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After studying this section you should be able to do the following:
It has often been said that the first phase of the Internet was about putting information online and giving people a way to find it. The second phase of the Web is about connecting people with one another. The Web 2.0 movement is big and impactful, but is there much money in it?
While the valuations of private firms are notoriously difficult to pin down due to a lack of financial disclosure, the often-cited $15 billion valuation from the fall of 2007 Microsoft investment was rich, even when made by such a deep-pocketed firm. Using estimates at the time of the deal, if Facebook were a publicly traded company, it would have a price-to-earnings ratio of five hundred; Google’s at the time was fifty-three, and the average for the S&P 500 is historically around fifteen.
But the math behind the deal is a bit more complex than was portrayed in most press reports. The deal was also done in conjunction with an agreement that for a time let Microsoft manage the sale of Facebook’s banner ads worldwide. And Microsoft’s investment was done on the basis of preferred stock, granting the firm benefits beyond common stock, such as preference in terms of asset liquidation.B. Stone, “Facebook Aims to Extends Its Reach across Web,” New York Times, December 1, 2008. Both of these are reasons a firm would be willing to “pay more” to get in on a deal.
Another argument can be made for Microsoft purposely inflating the value of Facebook in order to discourage rival bidders. A fat valuation by Microsoft and a deal locking up ad rights makes the firm seem more expensive, less attractive, and out of reach for all but the richest and most committed suitors. Google may be the only firm that could possibly launch a credible bid, and Zuckerberg is reported to be genuinely uninterested in being absorbed by the search sovereign.F. Vogelstein, “The Great Wall of Facebook,” Wired, July 2009.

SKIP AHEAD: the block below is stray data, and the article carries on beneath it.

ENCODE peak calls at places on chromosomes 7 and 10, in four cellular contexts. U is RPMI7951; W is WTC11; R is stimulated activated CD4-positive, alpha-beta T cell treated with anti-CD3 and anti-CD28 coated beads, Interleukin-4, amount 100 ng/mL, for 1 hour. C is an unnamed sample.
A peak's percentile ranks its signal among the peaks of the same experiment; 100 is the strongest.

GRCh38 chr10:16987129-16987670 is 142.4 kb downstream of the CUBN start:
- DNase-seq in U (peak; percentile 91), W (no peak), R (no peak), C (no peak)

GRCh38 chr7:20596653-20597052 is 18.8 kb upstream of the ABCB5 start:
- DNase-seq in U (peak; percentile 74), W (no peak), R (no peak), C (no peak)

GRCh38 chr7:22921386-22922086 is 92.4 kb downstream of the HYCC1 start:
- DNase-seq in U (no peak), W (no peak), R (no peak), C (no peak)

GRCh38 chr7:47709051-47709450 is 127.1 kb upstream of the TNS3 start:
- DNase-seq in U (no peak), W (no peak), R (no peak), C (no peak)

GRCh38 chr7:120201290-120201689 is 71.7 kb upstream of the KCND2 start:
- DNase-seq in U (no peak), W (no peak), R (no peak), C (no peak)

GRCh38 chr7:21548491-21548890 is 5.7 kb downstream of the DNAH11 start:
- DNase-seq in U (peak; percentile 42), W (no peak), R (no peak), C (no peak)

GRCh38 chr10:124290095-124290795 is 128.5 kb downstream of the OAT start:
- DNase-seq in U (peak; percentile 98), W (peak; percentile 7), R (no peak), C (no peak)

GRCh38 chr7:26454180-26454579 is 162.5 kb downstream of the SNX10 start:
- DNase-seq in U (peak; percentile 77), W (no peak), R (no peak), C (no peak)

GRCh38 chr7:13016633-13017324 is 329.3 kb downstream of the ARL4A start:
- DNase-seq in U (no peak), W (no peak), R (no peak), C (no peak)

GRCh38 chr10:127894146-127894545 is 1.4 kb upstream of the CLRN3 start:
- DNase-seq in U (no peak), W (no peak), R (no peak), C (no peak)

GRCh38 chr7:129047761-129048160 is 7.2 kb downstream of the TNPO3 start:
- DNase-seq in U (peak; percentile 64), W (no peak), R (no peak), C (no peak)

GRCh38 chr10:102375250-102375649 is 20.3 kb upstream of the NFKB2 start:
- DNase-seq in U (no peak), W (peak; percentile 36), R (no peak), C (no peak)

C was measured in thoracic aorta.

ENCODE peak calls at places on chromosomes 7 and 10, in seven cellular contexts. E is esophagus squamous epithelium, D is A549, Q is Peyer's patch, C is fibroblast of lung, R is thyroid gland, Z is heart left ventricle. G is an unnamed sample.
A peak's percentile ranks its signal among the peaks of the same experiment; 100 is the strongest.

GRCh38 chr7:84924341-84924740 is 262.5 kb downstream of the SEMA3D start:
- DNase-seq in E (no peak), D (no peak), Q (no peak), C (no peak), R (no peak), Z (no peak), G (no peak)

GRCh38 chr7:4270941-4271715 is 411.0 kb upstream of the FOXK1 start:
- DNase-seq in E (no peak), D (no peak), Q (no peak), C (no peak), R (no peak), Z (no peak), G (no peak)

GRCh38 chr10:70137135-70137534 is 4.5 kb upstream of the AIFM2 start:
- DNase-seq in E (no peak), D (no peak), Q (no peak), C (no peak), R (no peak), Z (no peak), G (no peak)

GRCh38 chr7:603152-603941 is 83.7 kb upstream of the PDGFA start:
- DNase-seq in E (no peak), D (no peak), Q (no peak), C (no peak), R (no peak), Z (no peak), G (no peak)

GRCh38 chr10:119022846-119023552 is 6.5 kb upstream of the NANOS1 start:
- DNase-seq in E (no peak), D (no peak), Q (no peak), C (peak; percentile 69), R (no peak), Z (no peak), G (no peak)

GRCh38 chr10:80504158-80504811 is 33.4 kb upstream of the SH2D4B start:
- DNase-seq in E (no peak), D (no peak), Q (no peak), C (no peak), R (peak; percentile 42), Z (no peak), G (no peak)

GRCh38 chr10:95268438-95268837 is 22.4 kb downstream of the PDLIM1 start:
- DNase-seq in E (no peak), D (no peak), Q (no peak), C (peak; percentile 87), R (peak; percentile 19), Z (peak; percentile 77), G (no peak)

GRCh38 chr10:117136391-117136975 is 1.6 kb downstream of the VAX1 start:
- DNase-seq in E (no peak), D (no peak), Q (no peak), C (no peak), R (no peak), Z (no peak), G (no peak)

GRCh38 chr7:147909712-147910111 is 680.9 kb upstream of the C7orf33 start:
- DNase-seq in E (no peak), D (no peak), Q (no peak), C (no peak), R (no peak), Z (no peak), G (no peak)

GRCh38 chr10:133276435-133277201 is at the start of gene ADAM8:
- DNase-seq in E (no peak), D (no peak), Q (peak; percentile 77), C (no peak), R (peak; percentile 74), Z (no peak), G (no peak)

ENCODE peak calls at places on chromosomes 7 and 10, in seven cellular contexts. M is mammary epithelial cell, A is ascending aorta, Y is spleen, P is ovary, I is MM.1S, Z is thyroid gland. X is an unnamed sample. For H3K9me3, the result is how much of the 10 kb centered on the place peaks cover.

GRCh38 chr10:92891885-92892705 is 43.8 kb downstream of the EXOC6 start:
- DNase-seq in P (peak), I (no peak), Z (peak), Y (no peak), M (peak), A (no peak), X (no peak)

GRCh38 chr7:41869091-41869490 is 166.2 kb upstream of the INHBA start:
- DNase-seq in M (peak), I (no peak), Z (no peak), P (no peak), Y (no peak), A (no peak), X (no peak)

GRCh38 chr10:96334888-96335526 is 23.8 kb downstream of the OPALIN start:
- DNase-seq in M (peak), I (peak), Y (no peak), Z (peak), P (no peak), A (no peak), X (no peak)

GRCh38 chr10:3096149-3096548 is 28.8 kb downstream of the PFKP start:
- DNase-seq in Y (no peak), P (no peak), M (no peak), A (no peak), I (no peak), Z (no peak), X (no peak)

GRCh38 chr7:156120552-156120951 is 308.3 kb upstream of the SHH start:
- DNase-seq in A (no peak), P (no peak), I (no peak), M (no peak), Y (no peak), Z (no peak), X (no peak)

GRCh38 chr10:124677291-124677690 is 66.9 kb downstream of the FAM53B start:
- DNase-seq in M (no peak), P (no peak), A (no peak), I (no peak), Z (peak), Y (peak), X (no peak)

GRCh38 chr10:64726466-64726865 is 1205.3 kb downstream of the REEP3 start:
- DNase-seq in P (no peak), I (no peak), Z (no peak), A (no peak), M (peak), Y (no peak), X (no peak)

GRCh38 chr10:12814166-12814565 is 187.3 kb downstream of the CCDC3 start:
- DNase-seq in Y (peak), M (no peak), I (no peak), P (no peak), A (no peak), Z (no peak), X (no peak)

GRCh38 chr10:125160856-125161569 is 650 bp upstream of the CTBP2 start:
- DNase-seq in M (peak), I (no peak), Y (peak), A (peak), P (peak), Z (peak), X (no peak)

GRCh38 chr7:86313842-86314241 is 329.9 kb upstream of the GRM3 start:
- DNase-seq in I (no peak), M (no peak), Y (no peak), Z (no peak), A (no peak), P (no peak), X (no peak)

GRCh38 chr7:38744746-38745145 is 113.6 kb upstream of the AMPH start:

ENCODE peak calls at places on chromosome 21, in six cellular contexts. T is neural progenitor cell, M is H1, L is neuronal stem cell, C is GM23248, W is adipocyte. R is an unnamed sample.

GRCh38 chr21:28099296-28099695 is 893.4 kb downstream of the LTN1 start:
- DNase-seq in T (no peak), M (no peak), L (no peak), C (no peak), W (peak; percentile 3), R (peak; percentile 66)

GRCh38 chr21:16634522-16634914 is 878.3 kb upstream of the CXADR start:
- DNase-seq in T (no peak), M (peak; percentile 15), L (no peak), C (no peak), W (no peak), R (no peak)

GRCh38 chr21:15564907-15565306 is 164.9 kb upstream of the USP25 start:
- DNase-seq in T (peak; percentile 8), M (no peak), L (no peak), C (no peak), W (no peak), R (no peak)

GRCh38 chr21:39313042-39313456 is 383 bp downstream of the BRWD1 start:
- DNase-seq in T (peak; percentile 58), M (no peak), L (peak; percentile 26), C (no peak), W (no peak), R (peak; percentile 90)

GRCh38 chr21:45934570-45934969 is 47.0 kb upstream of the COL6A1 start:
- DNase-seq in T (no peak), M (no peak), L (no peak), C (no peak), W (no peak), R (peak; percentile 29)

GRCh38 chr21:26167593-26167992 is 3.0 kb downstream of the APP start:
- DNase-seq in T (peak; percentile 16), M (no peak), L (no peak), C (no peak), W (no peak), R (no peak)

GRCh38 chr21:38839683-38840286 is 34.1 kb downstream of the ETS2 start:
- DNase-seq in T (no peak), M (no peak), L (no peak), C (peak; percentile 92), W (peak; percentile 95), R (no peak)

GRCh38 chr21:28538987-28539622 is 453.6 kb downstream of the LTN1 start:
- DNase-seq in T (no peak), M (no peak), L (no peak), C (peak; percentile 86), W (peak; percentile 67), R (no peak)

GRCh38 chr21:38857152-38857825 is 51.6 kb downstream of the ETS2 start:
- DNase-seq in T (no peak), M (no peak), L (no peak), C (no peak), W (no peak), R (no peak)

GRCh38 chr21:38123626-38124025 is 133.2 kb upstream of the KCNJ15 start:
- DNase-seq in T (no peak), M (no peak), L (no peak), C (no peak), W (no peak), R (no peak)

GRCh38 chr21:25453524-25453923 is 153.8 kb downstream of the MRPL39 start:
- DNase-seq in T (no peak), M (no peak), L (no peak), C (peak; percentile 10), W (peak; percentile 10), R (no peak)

Since the fall of 2007, several others have invested private money into Facebook as well, including the Founders Fund and Li Ka-shing, the Hong Kong billionaire behind Hutchison Whampoa. Press reports and court documents suggest that these deals were done at valuations that were lower than what Microsoft accepted. In May 2009 Russian firm Digital Sky paid $200 million for 1.96 percent of the firm, a ten-billion-dollar valuation (also in preferred stock). That’s a one-third haircut off the Microsoft price, albeit without the Redmond-specific strategic benefits of the investment.D. Kirkpatrick, “Why Microsoft Isn’t Buying Facebook,” Fortune, May 9, 2008; and S. Ante, “Facebook: Friends with Money,” BusinessWeek, May 9, 2008. And as the chart in Figure 8.2 "Revenue per User (2009)" shows, Facebook still lags well behind many of its rivals in terms of revenue per user.
Figure 8.2 Revenue per User (2009)
While Facebook’s reach has grown to over half a billion visitors a month, its user base generates far less cash on a per-person basis than many rivals do.H. Blodget, “Whoops—Facebook Is Once Again Overhyped,” Business Insider, April 26, 2010.
So despite the headlines, even at the time of the Microsoft investment, Facebook was almost certainly not valued at a pure $15 billion. This isn’t to say definitively that Facebook won’t be worth $15 billion (or more) someday, but even a valuation at “just” $10 billion is a lot to pay for a then-profitless firm with estimated 2009 revenues of $500 million. Of course, raising more capital enables Zuckerberg to go on the hunt as well. Facebook investor Peter Theil confirmed the firm had already made an offer to buy Twitter (a firm which at the time had zero dollars in revenues and no discernible business model) for a cool half billion dollars.S. Ante, “Facebook’s Thiel Explains Failed Twitter Takeover,” BusinessWeek, March 1, 2009.
Much remains to be demonstrated for any valuation to hold. Facebook is new. Its models are evolving, and it has quite a bit to prove. Consider efforts to try to leverage friend networks. According to Facebook’s own research, “an average Facebook user with 500 friends actively follows the news on only forty of them, communicates with twenty, and keeps in close touch with about ten. Those with smaller networks follow even fewer.”S. Baker, “Learning and Profiting from Online Friendships,” BusinessWeek, May 21, 2009. That might not be enough critical mass to offer real, differentiable impact, and that may have been part of the motivation behind Facebook’s mishandled attempts to encourage more public data sharing. The advantages of leveraging the friend network hinge on increased sharing and trust, a challenge for a firm that has had so many high-profile privacy stumbles. There is promise. Profiling firm Rapleaf found that targeting based on actions within a friend network can increase click-through rates threefold—that’s an advantage advertisers are willing to pay for. But Facebook is still far from proving it can consistently achieve the promise of delivering valuable ad targeting.
Steve Rubel wrote the following on his Micro Persuasion blog: “The Internet amber is littered with fossilized communities that once dominated. These former stalwarts include AOL, Angelfire, theGlobe.com, GeoCities, and Tripod.” Network effects and switching cost advantages can be strong, but not necessarily insurmountable if value is seen elsewhere and if an effort becomes more fad than “must have.” Time will tell if Facebook’s competitive assets and constant innovation are enough to help it avoid the fate of those that have gone before them.